“We deploy all of this infrastructure with CircleCI. It’s quite a large amount of our real estate around the world. If you want to make a change to a VPN, or you want to change the underlying network, or you just want to up the size of a Kubernetes cluster, that’s done through CircleCI. An engineer can commit a change, open a pull request, and CircleCI runs a full test suite and reports back into the pull request about what that change is going to do around the world to each of the clusters. The reviewer can then quickly look and say, ‘Ah, so in production in Tokyo, that’s not going to do what I expect it to, I need to fix that.’ When the engineer is happy to merge the changes they can push them to master and the CircleCI pipeline will automatically run additional steps to roll the changes out globally.”
“CircleCI is the hub, and the brain of our global automation. We use CircleCI to deploy to our nine global Kubernetes clusters. We use CircleCI for continuous delivery and migrations. One team focused on market onboarding do a very interesting thing where they deliver about a dozen versions of the same application, configured for different users. So they have this fantastic CircleCI pipeline that goes build, test, publish, deploy 12 times, verify 12 times, deploy 12 times. Then we have other, very standard, pipelines out there where you get an app, it builds, it publishes, it deploys, it does some component tests, integration tests, and then it deploys to prod and does some smoke tests. We also use CircleCI for backups with cron jobs and other tasks that need to be kicked off once a day.”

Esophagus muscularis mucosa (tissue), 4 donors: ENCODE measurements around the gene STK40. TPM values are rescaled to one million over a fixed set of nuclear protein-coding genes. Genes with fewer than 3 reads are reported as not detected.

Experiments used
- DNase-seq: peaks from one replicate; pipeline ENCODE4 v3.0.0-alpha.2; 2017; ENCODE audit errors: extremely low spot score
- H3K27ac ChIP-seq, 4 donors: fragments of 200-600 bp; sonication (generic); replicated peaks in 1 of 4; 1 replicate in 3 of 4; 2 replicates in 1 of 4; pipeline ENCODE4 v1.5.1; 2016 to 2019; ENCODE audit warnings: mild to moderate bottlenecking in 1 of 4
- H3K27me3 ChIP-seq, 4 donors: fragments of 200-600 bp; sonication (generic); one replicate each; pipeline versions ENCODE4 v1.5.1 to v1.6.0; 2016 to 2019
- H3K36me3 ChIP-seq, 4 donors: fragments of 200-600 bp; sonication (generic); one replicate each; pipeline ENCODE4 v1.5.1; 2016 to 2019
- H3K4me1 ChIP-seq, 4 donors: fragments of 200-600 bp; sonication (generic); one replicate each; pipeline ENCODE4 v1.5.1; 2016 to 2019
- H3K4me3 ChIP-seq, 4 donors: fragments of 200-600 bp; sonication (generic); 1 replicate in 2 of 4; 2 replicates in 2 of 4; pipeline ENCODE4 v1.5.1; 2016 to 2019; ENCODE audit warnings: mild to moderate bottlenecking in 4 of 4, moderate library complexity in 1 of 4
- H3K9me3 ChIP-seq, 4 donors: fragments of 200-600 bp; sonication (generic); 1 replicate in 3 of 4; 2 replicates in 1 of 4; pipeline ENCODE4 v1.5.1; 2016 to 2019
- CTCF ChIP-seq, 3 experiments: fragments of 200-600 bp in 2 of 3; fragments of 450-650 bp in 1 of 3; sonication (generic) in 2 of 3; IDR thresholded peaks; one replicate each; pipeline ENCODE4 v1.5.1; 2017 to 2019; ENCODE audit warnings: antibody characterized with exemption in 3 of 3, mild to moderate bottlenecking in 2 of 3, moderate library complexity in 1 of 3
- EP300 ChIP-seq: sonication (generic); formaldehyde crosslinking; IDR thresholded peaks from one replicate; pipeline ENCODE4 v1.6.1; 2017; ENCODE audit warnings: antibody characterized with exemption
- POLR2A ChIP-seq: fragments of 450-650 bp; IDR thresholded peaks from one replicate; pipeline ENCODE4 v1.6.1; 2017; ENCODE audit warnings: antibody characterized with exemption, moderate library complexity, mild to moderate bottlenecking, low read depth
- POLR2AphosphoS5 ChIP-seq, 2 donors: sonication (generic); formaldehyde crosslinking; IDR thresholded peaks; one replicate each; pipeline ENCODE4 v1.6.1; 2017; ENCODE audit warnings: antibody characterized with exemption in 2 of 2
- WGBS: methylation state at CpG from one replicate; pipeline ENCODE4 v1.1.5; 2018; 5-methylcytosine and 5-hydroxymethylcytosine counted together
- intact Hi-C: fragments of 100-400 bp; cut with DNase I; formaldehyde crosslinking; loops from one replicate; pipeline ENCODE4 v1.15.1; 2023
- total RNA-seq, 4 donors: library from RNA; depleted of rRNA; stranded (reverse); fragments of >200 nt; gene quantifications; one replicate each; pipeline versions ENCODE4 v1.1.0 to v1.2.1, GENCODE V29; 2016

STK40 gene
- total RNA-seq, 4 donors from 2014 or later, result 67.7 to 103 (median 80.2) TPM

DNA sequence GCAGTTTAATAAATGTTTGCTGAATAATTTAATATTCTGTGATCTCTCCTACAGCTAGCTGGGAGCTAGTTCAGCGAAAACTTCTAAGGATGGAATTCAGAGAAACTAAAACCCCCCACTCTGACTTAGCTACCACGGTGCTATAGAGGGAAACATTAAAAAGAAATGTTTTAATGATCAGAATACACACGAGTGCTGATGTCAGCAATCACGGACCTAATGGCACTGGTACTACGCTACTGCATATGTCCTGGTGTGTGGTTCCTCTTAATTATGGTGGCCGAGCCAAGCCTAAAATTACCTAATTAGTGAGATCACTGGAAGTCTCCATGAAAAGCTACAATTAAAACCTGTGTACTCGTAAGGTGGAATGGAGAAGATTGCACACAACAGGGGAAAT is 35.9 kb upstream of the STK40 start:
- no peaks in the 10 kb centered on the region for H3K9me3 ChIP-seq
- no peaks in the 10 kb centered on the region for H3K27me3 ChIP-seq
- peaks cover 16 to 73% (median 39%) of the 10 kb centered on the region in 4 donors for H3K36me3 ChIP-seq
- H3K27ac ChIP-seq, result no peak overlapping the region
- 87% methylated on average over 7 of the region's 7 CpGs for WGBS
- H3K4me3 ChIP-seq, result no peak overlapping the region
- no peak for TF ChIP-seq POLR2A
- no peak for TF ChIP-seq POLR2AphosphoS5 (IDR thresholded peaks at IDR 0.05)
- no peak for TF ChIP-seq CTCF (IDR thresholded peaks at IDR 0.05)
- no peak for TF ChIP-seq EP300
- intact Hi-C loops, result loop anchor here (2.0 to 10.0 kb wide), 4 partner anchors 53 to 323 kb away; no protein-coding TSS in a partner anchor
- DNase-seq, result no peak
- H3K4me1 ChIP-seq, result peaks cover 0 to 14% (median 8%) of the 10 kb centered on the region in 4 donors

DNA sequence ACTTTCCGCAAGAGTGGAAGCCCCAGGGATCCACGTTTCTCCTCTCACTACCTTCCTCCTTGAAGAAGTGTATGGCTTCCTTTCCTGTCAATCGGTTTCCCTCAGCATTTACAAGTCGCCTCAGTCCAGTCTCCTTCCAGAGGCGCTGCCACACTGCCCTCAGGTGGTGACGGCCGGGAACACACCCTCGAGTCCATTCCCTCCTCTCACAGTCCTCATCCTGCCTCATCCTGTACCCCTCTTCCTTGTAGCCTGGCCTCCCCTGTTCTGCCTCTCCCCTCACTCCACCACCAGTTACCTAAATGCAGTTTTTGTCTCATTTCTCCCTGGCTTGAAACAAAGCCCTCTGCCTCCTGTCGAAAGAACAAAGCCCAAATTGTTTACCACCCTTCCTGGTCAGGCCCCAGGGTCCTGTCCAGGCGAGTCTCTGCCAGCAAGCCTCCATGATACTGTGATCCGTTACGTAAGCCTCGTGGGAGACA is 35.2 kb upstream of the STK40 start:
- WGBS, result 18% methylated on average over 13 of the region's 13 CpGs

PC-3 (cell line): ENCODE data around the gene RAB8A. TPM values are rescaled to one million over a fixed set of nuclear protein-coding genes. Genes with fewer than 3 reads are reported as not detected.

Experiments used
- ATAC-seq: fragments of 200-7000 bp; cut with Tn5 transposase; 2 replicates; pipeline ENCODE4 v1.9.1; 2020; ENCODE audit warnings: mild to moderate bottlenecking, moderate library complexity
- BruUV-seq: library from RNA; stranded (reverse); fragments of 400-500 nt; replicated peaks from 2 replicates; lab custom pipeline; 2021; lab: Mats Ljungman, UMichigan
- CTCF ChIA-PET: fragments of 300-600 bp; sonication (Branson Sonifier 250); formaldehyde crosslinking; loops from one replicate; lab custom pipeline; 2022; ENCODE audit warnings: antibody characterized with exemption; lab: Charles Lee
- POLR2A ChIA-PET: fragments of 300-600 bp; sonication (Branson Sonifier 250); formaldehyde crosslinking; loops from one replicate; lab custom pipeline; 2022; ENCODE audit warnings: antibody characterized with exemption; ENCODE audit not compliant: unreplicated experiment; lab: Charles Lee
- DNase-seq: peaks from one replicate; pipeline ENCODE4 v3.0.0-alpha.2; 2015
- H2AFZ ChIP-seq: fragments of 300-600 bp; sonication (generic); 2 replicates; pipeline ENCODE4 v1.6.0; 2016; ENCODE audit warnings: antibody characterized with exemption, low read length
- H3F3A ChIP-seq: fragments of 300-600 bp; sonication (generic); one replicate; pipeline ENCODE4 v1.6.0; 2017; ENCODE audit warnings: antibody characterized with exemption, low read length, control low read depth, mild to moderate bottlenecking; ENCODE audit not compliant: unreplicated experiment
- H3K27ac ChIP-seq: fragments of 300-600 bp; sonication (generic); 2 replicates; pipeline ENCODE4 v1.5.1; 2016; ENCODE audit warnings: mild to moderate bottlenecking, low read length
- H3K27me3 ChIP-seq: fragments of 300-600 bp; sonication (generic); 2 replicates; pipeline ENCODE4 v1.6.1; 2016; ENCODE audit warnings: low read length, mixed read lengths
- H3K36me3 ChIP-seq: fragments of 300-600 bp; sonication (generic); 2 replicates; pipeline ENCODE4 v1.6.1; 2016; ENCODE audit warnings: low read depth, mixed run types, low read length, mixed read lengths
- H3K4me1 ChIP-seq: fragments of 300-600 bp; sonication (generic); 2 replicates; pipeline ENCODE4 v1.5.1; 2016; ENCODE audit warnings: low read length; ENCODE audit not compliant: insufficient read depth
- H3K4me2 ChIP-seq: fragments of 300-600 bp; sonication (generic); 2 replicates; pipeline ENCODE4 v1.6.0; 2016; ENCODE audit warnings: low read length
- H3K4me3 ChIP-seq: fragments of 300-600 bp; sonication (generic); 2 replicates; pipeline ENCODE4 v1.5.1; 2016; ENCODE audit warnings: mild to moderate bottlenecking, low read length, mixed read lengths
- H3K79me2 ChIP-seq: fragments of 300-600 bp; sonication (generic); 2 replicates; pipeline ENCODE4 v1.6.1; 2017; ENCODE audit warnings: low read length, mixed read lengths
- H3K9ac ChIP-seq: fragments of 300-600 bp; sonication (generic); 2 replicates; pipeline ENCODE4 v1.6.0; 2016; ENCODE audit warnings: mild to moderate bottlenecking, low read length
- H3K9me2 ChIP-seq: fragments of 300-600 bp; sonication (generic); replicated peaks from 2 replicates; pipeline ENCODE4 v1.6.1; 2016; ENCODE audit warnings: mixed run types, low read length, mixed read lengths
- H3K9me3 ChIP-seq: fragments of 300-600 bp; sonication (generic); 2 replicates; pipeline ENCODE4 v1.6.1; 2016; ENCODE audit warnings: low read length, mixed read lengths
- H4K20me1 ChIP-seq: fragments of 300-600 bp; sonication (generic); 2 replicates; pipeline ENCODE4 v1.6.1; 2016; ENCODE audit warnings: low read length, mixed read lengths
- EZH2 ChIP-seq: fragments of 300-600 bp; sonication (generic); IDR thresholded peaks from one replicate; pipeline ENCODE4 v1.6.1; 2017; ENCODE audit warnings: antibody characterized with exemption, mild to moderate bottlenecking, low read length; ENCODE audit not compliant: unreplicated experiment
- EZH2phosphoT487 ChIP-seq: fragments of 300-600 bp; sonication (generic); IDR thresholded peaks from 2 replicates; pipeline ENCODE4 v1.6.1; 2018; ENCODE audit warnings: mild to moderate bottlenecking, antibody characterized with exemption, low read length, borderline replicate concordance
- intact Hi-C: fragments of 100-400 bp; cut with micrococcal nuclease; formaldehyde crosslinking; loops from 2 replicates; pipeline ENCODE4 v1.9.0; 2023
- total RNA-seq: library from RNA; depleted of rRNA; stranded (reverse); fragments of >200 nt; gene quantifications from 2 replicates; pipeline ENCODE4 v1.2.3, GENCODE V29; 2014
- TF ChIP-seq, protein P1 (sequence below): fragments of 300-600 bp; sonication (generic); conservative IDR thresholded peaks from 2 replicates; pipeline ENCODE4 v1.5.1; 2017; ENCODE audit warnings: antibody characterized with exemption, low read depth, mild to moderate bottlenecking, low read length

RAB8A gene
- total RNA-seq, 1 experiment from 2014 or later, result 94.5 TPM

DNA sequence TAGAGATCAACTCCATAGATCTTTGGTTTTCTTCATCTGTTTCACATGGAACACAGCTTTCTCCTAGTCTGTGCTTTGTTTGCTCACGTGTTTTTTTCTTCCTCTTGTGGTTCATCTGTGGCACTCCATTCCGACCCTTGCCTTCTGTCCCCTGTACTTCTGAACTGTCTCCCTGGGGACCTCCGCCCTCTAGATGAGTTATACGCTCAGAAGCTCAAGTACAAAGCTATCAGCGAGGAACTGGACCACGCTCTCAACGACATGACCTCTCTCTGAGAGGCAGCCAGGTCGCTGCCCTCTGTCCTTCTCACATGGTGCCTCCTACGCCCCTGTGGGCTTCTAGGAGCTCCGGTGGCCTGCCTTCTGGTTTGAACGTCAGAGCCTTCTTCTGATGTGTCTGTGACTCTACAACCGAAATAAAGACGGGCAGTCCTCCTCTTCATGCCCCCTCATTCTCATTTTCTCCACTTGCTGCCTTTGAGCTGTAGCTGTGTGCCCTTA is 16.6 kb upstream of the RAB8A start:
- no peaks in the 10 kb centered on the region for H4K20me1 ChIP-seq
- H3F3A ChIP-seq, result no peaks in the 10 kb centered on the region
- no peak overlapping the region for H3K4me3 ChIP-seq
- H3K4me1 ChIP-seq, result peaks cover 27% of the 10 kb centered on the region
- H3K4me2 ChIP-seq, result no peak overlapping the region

“There is a lot of variety in how we use CircleCI. That’s why we are quite closely tied to CircleCI: it’s the power to do quite a lot of things well.”
“One of the interesting things I’ve found working with CircleCI is that as an infrastructure team we’re now able to go out and pair with all the other product engineering teams and allow them to use CircleCI and develop their pipelines in ways that meet their needs,” said Emily Atkinson, Software Engineer on the Infrastructure and DevOps team. “We can work with those teams directly to customize their pipelines to make them as efficient as possible. Part of how we do that is through consultancy with teams. CircleCI is valuable to us because it facilitates that DevOps mindset. It means that how your pipeline works isn’t defined by someone in an application writing some code, it’s defined by you and your code base writing your GitOps-style CircleCI YAML file. So, if a team needs help writing their pipeline, we can help them solve that problem so they can own it in the future. The next time they need to deploy a new region or put their code in a new S3 bucket or so on, they have the skills to do it because we worked with them last time. We don’t have to be there to hold everyone’s hands, and everyone becomes more skilled over time.”
「CircleCI is the hub, and the brain of our global automation.」
Condé Nast | Software Engineer
「We deploy all of this infrastructure with CircleCI. It's quite a large amount of our real estate around the world. If you want to make a change...that's done through CircleCI.」
Condé Nast | Lead Platform Engineer
Condé Nast International (CNI), headquartered in London, publishes over 30 iconic print and digital brands including Vogue, GQ, Vanity Fair, Wired and AD. Operating in 31 markets, they reach over 255 million people worldwide.